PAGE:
Annual Review of the Sociology of Religion: Volume 3: New Methods in the Sociology of Religion

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Luigi Berzano, Ole Riis
BRILL, Jul 25, 2012 - Social Science - 310 pages
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This volume points to methodological innovations in social research and their potential for social scientific studies of religion. Computerization has opened for both quantitative and qualitative systematic analyses of complex materials, and the epistemological discourse after Positivism has opened for reconsidering the foundation of empirical social research. Furthermore religion is changing, and sociology of religion therefore widens its scope by including non-institutional forms of religion. This refocusing calls for new methodological considerations. As the range of available methods expands, it becomes more pressing to consider whether and how methods can be combined, such as quantitative and qualitative methods. Studying religion as a complex social phenomenon calls for a variety of methods, but an integration of the empirical findings points back to the epistemological issue.
 

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Contents

Epistemological Reflexivity in the Sociology of Religion
1
Counting Spirituality? Survey Methodology after the Spiritual Turn
25
ConceptCentric or MethodCentric Research? On Paradigm War in the Interdisciplinary Study of Research on Religion
45
Research Methodology between Descriptive and Hermeneutic Interests
69
Combining Quantitative and Qualitative Methods in the Sociology of Religion
91
Eliciting Religious Narratives through Interviews Photos and Oral Diaries
117
New Research Methods for a New Field
135
New Tools Methods and Perspectives
159
How to Collect Data on Religious Networks
181
The Problems of Religiosity and IntraReligious Diversity
207
Methodology and Techniques in the Study of Religious Lifestyles
229
Theories Techniques and Analysis of Religious Identification in the United States
249
List of Contributors
283
Index
289
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About the author (2012)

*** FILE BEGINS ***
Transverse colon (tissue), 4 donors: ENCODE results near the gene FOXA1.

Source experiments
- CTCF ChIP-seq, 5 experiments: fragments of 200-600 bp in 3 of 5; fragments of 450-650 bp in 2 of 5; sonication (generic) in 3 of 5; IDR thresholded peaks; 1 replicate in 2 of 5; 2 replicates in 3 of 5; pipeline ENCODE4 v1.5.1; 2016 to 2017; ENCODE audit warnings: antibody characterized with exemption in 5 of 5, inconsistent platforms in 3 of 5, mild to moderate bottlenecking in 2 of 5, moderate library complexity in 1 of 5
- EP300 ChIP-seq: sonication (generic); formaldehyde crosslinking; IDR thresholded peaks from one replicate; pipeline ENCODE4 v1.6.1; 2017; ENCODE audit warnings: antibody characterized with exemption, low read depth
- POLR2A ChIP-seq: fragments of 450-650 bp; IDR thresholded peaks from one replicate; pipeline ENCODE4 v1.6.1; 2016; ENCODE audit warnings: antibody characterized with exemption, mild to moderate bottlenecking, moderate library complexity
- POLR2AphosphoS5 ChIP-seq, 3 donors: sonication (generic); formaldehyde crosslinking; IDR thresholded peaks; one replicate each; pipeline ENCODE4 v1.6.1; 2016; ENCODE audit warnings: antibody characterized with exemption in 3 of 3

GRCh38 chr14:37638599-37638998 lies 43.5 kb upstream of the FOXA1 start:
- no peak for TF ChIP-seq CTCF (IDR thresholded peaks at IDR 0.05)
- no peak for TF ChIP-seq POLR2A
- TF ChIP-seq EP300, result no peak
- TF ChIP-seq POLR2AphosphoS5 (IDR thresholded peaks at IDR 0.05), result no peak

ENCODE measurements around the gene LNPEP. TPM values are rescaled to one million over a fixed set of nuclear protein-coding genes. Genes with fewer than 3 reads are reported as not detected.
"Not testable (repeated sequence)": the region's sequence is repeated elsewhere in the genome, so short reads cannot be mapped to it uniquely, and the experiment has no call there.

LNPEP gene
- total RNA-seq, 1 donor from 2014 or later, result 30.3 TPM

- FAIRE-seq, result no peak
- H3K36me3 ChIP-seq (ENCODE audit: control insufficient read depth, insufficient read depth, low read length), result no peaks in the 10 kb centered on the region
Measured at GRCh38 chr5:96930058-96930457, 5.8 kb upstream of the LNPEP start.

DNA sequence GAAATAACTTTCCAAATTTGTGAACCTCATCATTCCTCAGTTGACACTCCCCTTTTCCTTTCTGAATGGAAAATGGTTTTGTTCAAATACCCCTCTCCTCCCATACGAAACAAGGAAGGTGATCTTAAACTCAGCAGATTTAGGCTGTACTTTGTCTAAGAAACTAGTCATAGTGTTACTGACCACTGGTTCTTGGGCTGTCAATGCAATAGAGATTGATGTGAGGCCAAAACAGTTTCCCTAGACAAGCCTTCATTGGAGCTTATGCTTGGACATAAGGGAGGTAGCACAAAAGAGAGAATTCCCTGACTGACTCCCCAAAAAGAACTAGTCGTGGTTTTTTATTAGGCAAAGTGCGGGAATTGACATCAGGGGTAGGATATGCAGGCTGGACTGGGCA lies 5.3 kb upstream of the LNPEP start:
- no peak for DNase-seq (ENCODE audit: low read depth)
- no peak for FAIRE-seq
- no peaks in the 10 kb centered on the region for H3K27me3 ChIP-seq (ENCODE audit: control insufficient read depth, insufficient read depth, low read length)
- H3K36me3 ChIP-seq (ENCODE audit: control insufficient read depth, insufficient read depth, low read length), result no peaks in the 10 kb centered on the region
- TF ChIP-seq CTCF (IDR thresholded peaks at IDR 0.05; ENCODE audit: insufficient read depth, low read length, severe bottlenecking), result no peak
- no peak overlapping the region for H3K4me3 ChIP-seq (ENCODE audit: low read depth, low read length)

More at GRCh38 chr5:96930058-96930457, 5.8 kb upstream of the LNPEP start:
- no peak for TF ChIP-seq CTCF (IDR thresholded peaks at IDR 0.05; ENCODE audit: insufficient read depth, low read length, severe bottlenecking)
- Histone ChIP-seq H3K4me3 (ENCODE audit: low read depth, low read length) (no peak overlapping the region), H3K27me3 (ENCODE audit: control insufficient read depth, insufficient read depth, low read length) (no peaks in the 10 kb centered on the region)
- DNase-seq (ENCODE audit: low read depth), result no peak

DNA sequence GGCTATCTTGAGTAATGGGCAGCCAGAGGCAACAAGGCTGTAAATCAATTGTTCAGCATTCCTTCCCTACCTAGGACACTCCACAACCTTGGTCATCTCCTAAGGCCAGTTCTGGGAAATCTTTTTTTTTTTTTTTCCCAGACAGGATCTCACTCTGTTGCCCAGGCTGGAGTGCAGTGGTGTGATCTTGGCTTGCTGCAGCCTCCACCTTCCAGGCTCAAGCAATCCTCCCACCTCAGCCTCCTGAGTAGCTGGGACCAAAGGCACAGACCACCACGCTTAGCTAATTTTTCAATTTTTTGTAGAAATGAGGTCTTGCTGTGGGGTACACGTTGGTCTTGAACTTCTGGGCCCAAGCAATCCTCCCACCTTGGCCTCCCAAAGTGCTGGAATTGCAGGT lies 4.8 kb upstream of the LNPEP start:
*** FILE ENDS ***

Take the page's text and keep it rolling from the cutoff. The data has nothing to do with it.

Luigi Berzano is Professor of Sociology of Cultural Processes at the Political Science Faculty of the University of Turin. He is national coordinator of the Scientific Council of Religion Section of the Italian Association of Sociology. Since 1992, he is President of the Center for Studies on New Religions in Turin. His recent publications include: Sociology of Lifestyles, Roma: Carocci 2011 (with C. Genova); Lifestyles and Religion, in Annual Review of the Sociology of Religion, n.1, 2010, Brill; Vocation as a personal choice, in Giuseppe Giordan, (ed), Vocation and Social Context, Brill, Leiden Boston, 2007; Conversion as a New Lifestile: An Exploratory Study of Soka Gakkai in Italy in Giuseppe. Giordan (ed), Conversion in the Age of Pluralism, Brill, Leiden Boston, 2009; Religious Lifestyles, in Giuseppe Giordan, William H. Swatos (ed), Religion, Spirituality and Everyday Practice, London New York, Springer, 2011. Ole Riis is professor of sociology of religion at the Department of Religion, Philosophy and History, University of Agder, Norway. He participates in the Norwegian doctoral school on Religion, Values and Society, where he co-ordinates the regular course on philosophy for science and methodology. He has lectured on research design and methodoogy at several universities and doctoral courses. He has participated in several international research projects based on both qualitative and quantitative methods, such as the Nordic studies of religious changes sine 1938, the European Values Survey and Religious and Moral Pluralism. Beyond studies in sociology of religion, his publication includes several methodological contributions such as texbooks in demography, in applied methods of social research, mixed methods. Several publications have adressed methods for sociology of religion. One of his latest publications, A Sociology of Religious Emotion (w. Linda Woodhead, Oxford University Press 2010) includes an appendix about how the subject may be studied empirically. His most recent publications on methodology addresses criteria of quality in qualitative research. He is presently engaged in issues on epistemology and research design for complex, social problems. Contributors include: Peter Achterberg, Nancy T. Ammerman, Luigi Berzano, Wiktor-Mach Dobroslawa, Carlo Genova, Paul Heelas, Dick Houtman, Tim Hutchings, Lois Lee, Alexander-Kenneth Nagel, Uzi Rebhun, Ole Riis, James V. Spickard, Christos N. Tsironis, and Roman R. Williams

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